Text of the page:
Individualized Learning Plans How-to Guide – Section I, Career Planning & Management, Work-based Learning

Work-Based Learning

Research shows that well designed and implemented work-based learning activities contribute to both the intellectual and career development of high school students such as those  recognized by the National Academy Foundation as critical to helping students develop career readiness skills.xv In general, work-based learning programs have three key components: (a) school-based learning classroom instruction involving both academic and technical areas; (b) a work-based learning structured work activity; and, (c) a connecting career development activity.

Work-based learning activities often begin in elementary and middle school with career awareness, field trips, and job shadowing.  By the high school years, these activities should be supplemented by more complex work-based learning experiences such as school-based enterprises and entrepreneurial ventures.  By the time students are juniors and seniors, some will be branching out into even more focused work-based learning programs, such as those involving internships, clinical experiences, cooperative education, or youth apprenticeship (or pre-apprenticeship) – which may or may not continue beyond high school.  As job opportunities for high school students continue to wane, it is important for schools to begin taking responsibility for creating discussion with their local business community about the need for offering work-based learning and employment opportunities during the school year as well as throughout the summer.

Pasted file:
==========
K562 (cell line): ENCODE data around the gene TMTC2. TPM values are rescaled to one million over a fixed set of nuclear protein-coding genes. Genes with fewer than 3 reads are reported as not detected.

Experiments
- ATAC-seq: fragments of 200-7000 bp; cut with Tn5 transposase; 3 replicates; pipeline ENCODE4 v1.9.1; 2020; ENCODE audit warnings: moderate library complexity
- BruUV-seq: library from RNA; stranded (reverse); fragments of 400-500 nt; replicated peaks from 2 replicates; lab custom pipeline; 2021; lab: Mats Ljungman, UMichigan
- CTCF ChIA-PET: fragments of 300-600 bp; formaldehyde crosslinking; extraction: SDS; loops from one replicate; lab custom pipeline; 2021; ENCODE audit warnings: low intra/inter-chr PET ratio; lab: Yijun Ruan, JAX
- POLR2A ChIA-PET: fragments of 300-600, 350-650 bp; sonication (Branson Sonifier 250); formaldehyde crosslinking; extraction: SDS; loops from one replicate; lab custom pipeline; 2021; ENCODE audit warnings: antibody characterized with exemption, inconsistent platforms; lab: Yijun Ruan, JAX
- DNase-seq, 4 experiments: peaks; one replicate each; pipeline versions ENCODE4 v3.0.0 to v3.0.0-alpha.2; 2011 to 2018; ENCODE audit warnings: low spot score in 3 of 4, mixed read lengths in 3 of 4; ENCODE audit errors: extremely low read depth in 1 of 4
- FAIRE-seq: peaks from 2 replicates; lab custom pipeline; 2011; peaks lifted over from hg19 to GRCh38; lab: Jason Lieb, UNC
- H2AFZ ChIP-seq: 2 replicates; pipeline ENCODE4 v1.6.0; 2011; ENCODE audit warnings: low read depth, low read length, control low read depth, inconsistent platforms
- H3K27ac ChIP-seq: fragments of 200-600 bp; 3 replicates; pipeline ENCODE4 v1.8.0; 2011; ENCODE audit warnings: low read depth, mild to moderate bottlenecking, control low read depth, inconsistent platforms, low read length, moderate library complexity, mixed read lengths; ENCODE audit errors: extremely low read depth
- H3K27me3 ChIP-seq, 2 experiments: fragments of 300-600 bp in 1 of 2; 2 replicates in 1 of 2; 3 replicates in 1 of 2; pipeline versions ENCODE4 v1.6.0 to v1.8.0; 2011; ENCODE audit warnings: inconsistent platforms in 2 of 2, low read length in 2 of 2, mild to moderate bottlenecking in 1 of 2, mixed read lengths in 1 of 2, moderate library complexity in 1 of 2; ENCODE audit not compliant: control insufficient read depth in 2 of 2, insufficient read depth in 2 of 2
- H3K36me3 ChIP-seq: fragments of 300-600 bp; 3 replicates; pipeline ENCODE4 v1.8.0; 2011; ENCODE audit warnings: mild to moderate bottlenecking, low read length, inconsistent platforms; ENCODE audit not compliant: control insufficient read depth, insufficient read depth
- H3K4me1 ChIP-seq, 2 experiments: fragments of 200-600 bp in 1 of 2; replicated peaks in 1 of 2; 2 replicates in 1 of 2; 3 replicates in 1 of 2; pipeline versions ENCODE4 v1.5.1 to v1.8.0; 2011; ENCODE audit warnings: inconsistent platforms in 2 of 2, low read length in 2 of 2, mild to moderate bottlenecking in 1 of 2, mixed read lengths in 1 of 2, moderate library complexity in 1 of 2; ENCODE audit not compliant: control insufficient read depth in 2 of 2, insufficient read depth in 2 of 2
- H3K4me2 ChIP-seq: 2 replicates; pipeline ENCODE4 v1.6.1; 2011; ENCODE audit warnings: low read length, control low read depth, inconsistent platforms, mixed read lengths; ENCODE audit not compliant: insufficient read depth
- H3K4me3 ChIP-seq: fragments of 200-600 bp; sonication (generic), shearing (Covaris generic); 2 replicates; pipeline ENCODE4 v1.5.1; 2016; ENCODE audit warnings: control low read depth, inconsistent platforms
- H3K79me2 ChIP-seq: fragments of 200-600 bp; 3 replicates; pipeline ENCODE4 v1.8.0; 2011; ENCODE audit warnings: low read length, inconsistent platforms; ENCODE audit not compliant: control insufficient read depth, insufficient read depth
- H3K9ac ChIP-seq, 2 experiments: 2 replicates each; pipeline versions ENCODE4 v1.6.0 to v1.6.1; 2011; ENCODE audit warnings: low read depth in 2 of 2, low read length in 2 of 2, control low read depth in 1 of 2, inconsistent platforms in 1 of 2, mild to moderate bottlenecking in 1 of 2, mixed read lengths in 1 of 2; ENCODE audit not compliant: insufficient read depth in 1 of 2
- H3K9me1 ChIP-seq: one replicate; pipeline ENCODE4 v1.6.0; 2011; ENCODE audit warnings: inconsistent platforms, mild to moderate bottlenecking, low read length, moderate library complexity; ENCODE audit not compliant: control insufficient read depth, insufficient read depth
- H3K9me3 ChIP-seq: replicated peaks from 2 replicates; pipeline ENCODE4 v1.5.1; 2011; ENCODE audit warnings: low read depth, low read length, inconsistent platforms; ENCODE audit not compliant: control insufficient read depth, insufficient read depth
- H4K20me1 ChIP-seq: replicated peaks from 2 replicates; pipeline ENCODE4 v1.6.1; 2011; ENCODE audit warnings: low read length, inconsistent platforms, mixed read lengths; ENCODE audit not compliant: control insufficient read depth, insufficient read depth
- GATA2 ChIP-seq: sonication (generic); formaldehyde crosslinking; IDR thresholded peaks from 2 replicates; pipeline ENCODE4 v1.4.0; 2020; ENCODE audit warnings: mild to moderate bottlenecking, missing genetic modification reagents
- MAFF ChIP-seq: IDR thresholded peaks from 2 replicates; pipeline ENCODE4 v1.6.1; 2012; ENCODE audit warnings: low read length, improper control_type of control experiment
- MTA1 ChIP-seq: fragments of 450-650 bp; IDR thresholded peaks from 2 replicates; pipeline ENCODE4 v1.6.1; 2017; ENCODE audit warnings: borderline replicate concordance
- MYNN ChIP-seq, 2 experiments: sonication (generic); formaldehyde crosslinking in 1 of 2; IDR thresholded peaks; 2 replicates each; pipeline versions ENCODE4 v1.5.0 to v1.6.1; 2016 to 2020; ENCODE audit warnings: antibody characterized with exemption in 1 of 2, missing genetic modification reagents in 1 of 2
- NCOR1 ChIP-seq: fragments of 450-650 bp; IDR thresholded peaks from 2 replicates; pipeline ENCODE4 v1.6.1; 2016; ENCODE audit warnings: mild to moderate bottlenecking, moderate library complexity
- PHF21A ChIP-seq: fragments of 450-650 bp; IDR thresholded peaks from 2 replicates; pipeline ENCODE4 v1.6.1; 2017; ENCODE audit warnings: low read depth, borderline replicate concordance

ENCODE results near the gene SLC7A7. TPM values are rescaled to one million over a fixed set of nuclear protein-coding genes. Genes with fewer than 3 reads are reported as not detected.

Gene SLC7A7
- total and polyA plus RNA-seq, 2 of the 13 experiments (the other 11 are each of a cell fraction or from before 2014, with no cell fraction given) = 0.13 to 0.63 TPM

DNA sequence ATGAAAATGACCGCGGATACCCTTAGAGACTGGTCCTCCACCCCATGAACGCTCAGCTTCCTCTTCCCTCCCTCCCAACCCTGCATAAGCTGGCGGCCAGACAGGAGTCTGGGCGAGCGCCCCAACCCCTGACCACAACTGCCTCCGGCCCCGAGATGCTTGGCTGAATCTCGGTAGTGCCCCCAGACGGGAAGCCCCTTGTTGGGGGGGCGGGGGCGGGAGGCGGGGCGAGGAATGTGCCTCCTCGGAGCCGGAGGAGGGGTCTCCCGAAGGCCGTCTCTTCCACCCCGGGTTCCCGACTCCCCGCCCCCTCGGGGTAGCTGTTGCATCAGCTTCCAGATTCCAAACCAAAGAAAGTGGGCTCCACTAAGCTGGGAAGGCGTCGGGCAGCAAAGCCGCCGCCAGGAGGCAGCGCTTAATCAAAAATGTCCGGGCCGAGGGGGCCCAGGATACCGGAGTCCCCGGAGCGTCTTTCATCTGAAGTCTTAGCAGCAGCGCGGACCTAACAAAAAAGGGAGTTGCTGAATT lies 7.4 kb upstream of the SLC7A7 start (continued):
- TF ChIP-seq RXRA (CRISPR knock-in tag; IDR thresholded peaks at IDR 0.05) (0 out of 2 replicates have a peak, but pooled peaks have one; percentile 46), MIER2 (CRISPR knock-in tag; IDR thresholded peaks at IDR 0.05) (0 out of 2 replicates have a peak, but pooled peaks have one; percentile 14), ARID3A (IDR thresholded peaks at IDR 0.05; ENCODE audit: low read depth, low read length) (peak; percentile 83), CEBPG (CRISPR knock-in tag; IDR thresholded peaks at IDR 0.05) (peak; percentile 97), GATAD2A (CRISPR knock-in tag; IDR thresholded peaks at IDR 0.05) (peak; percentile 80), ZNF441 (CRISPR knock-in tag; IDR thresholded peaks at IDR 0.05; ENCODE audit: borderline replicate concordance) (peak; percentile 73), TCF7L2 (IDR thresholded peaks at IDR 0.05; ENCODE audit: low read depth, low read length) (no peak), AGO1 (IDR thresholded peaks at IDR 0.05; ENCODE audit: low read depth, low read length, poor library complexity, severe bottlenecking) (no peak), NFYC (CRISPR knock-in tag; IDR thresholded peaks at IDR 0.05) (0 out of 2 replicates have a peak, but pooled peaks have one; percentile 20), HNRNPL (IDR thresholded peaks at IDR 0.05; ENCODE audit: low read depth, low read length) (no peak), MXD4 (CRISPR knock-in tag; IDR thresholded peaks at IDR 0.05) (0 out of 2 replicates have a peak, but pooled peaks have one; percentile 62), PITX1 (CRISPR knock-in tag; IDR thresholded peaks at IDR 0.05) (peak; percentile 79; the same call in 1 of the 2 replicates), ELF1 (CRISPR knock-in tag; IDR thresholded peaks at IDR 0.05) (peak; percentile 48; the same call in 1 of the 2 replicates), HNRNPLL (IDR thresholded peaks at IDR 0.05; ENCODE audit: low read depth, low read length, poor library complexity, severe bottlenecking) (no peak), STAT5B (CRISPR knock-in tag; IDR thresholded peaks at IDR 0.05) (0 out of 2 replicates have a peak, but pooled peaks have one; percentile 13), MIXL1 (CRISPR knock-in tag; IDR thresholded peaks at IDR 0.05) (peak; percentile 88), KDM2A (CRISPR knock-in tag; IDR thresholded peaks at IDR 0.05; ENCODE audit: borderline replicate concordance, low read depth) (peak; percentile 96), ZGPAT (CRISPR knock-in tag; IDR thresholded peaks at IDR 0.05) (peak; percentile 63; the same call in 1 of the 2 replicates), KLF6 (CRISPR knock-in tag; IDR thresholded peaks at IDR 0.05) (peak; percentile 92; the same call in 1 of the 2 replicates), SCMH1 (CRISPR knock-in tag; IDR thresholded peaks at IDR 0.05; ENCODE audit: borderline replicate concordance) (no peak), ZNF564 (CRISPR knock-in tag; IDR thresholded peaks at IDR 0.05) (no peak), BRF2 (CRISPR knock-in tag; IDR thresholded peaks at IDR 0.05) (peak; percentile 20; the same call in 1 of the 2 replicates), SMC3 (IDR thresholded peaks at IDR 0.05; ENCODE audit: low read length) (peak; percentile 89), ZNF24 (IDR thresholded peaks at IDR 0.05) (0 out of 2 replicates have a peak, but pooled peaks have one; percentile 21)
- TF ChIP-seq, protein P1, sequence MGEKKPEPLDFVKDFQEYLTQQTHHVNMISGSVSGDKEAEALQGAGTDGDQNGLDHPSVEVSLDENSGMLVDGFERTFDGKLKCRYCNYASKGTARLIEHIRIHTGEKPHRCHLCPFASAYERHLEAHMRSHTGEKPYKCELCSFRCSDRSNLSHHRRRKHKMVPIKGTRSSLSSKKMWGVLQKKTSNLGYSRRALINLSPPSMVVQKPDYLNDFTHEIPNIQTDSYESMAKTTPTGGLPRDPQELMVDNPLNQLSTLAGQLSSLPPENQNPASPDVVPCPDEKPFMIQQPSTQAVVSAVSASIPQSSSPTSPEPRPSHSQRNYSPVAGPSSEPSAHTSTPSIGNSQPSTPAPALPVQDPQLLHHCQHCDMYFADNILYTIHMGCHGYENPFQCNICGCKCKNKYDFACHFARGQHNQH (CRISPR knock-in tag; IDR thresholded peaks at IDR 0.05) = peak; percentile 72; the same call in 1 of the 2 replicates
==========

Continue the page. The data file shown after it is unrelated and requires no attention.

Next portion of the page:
Work-based learning opportunities are important to supporting college and career readiness goals of all students.  By engaging in work-based learning opportunities, students develop a range of skills that employers can certify using a prepared checklist or letter that can be added to the students’ ILP.  Students engaged in work-based learning opportunities also learn about careers that can support their ability to make more effective career decisions as well as become aware of how current course opportunities in high school are relevant to helping them pursue future goals.  For students with disabilities, engaging in work-based learning opportunities is predictive of their ability to secure post-high school employment.

Work-based learning sample curricula, lesson plans, and other activities that are ready to be used or adapted include:

Specific Resource for Work-based Learning for Students with Disabilities

The Project Summer model uses a World Café strategy to bring key stakeholders together in order to have conversations about increasing youth employment opportunities during the school year and during summer.  Stakeholders include business and community leaders, educators, parents, and students:

Go to Next Section

Return to Table of Contents

xv National Academy Foundation. (2011).  Guide to workbased learning: A continuum of activities and experience.  Available at:

Need help viewing a document? View our document help page.

Have a comment or suggestion in regard to our site? Please send us your feedback.